It’s time to take your fishing pole for a walk on the beach. But I’m warning you, it’s September, this will not be a leisurely stroll where your attention is divided between pretty shells, skimpy bikinis and the odd flicker of a fish swimming in the suds.
Most likely, you’ll feel like you’re fishing in a scene from Alfred Hitchcock’s masterpiece, The Birds. You may find yourself knee-deep in the shore break amid a feeding frenzy of voracious predators, including tarpon, bluefish and, yes, sharks. You’ll probably find yourself sprinting down the beach after the frenzy, getting farther and farther from the car, without giving a hoot how far the walk back becomes. Why? The fall baitfish run is on!
This annual migration is often referred to as the “mullet run,” but in reality the surf zone becomes a buffet for birds, fish and dolphins that includes anchovies, sardines and pilchards as well. It takes place all along Florida’s Atlantic coast each in the late summer through early fall each year, and is one of the most incredible wildlife migrations on earth.
The water is generally clearer the farther south you go, and the waves are generally smaller, so the action is more visual and accessible. Still, anglers from Fernandina Beach to Miami Beach keep lines of communication open so that they can intercept these schools of baitfish and predators as they move south.
Top beaches in Northeast Florida include St. Augustine, especially near the Anastasia State Recreation Area. Along the Space Coast, you can’t beat the worm reefs off Satellite Beach. Along the Treasure Coast, the beaches on the north and south sides of Sebastian Inlet, within Sebastian Inlet State Park, are primo intercept spots. Hobe Sound National Wildlife Refuge is a great bet along the southern reaches of the Treasure Coast. It’s tough to beat Juno Beach in Palm Beach County, unless you fish south of the Lake Worth Pier and around the Ocean Inlet Park in Boynton Beach. Farther south, try Red Reef Park in Boca Raton, and the waters around Anglins Pier in Fort Lauderdale. Miamivisitors should focus around Haulover Inlet.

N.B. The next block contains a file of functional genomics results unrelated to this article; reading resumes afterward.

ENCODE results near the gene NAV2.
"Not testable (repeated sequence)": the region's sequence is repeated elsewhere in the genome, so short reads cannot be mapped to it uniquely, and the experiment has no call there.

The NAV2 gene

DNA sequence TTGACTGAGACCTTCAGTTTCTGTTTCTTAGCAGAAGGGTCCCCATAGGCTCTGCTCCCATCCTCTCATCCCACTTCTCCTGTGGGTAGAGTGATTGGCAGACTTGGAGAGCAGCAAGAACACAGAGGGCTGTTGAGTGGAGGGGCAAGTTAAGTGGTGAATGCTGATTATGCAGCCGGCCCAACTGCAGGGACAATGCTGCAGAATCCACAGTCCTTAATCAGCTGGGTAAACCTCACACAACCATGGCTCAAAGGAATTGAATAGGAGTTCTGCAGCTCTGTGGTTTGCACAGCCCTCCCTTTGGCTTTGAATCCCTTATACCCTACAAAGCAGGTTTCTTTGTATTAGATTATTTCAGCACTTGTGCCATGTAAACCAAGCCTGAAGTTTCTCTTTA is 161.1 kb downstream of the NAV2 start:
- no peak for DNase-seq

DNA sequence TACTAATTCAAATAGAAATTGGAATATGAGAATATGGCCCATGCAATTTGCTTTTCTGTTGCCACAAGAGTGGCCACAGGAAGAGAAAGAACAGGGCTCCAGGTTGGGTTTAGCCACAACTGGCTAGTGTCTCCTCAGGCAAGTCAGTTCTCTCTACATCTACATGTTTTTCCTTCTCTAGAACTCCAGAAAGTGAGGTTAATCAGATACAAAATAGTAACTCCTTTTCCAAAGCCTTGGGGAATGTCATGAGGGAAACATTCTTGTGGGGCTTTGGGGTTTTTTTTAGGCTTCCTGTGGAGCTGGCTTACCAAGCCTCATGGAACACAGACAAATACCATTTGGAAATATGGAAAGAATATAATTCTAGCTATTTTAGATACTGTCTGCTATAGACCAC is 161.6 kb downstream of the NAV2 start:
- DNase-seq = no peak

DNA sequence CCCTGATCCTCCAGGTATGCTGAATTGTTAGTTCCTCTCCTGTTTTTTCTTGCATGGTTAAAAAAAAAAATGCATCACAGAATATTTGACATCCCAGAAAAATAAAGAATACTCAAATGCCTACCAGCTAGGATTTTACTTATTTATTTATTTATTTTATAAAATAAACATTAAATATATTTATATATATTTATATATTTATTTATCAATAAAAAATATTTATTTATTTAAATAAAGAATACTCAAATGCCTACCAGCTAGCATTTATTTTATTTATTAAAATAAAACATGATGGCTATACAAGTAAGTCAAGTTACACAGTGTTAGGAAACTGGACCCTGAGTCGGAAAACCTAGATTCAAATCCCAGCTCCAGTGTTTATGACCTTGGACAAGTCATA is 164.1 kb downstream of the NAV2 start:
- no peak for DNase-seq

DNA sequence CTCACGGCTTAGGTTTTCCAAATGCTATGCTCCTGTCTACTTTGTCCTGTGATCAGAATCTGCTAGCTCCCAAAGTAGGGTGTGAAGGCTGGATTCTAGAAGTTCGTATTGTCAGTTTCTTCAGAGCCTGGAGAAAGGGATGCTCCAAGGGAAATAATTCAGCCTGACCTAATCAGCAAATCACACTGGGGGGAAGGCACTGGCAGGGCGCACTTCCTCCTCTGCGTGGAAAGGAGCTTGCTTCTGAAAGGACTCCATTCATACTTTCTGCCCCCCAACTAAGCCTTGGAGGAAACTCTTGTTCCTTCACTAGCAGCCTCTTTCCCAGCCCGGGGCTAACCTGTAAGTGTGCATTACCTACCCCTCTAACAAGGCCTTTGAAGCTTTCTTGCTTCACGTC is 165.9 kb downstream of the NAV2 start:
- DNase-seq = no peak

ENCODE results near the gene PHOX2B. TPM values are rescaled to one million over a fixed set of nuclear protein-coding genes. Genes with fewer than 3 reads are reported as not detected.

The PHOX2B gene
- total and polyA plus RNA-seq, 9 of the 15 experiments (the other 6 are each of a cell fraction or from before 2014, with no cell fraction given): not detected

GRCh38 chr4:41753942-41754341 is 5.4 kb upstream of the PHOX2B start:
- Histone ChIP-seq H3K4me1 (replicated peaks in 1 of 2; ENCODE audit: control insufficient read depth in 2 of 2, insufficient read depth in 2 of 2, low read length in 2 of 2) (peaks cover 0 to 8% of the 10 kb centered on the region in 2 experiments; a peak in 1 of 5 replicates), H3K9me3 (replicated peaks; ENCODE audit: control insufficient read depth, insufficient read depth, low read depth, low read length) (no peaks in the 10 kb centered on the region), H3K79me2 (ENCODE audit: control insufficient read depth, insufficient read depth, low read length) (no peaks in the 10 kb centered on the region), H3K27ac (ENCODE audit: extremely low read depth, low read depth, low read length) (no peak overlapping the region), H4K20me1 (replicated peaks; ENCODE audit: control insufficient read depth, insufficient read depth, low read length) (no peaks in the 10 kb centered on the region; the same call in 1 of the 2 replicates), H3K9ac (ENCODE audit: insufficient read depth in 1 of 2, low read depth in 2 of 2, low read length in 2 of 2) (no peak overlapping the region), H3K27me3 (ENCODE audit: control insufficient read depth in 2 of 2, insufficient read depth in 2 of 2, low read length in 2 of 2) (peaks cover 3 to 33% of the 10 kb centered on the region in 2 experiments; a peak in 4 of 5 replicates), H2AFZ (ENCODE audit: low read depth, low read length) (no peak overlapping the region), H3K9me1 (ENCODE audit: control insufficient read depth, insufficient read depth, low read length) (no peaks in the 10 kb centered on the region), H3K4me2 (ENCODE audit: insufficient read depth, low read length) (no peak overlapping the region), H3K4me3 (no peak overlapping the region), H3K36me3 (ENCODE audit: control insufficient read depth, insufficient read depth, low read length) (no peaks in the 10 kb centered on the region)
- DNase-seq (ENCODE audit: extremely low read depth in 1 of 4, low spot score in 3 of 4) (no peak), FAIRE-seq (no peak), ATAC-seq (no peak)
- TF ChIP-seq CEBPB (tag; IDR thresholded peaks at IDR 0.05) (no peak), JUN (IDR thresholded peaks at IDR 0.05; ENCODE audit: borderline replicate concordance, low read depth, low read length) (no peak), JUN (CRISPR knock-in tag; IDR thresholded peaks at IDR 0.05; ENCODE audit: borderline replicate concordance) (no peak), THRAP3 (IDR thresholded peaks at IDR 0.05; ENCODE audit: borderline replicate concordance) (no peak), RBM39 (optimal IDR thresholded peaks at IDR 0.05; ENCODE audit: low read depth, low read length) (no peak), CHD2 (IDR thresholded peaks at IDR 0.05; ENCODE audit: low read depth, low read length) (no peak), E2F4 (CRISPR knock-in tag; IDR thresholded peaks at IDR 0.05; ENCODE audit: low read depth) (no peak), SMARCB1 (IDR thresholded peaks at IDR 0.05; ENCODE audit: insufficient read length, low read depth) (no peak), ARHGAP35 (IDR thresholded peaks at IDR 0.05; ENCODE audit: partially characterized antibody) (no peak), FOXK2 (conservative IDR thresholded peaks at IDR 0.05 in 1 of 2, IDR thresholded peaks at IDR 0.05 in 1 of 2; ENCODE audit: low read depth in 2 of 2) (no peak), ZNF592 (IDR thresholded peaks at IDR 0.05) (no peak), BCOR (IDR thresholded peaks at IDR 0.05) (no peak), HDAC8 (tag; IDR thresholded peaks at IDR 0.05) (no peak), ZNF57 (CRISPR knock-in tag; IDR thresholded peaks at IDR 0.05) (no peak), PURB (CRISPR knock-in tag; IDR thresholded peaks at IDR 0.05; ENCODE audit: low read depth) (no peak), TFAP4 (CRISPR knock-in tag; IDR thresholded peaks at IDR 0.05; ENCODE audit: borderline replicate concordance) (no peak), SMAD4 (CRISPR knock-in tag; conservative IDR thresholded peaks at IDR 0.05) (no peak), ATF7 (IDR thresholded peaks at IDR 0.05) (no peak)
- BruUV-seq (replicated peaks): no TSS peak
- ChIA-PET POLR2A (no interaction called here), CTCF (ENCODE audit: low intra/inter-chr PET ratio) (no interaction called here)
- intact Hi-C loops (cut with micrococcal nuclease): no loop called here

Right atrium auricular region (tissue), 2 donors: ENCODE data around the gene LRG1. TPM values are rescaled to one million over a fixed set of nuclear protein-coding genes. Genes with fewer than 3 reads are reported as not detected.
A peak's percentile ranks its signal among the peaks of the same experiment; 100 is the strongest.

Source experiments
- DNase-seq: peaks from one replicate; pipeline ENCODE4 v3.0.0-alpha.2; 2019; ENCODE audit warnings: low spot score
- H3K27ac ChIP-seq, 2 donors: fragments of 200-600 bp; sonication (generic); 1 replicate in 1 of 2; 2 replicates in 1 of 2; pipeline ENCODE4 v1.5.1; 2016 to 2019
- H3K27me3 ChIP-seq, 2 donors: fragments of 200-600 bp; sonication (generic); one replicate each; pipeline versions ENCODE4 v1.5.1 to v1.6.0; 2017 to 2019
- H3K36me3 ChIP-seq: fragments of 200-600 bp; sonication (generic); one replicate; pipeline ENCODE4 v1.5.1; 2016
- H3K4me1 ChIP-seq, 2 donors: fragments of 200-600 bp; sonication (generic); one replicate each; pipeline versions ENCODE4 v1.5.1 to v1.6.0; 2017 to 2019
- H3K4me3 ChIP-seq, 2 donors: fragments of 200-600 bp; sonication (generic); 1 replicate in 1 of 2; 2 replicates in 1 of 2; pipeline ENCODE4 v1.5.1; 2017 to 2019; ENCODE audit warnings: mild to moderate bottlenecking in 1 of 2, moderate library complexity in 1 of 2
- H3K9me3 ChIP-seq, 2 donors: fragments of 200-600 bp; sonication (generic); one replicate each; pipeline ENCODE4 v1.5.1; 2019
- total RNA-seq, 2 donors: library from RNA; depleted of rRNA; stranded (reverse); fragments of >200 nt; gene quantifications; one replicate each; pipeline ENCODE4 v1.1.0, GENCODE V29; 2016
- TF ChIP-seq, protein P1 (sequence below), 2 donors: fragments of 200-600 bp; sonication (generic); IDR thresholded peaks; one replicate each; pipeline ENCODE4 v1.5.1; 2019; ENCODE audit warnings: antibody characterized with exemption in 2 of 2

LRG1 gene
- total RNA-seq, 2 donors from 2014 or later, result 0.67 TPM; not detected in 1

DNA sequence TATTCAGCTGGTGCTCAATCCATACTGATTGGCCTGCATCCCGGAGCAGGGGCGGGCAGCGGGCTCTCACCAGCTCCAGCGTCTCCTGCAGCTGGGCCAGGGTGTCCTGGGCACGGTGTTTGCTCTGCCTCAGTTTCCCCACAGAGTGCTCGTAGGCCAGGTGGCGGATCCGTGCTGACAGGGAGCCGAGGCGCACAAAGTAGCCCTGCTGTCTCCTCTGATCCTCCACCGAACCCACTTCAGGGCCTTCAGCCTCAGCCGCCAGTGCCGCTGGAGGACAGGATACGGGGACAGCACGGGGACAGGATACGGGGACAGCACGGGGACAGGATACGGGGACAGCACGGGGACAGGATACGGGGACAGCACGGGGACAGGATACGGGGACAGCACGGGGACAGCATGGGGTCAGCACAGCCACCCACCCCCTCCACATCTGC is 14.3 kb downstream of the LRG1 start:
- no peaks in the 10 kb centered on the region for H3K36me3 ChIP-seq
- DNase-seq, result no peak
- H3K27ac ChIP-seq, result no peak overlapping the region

The mullet run attracts a hardcore following of anglers. Besides staying in communication with each other, we also cruise the beach road, A1A, in search of the blitzes, stopping in to look north and south through binoculars atop favorite crossovers. Frenzied, shrieking flocks of diving birds are dead giveaways.
If it’s calm enough, fly anglers do exceedingly well. The baitfish are often just a foot or two off the beach. Surf-fishing tackle capable of throwing large plugs, heavy spoons and big live baits is a must when it’s rough.
You never know what you might catch during the run. Bring something to transport fish. Delicious Spanish mackerel and bluefish are in the mix. You may catch big mangrove and mutton snappers in the hardbottom areas. Snook are in season. Catch-and-release opportunities include tarpon, sharks and ladyfish. You never know what you might hook during the fall baitfish run.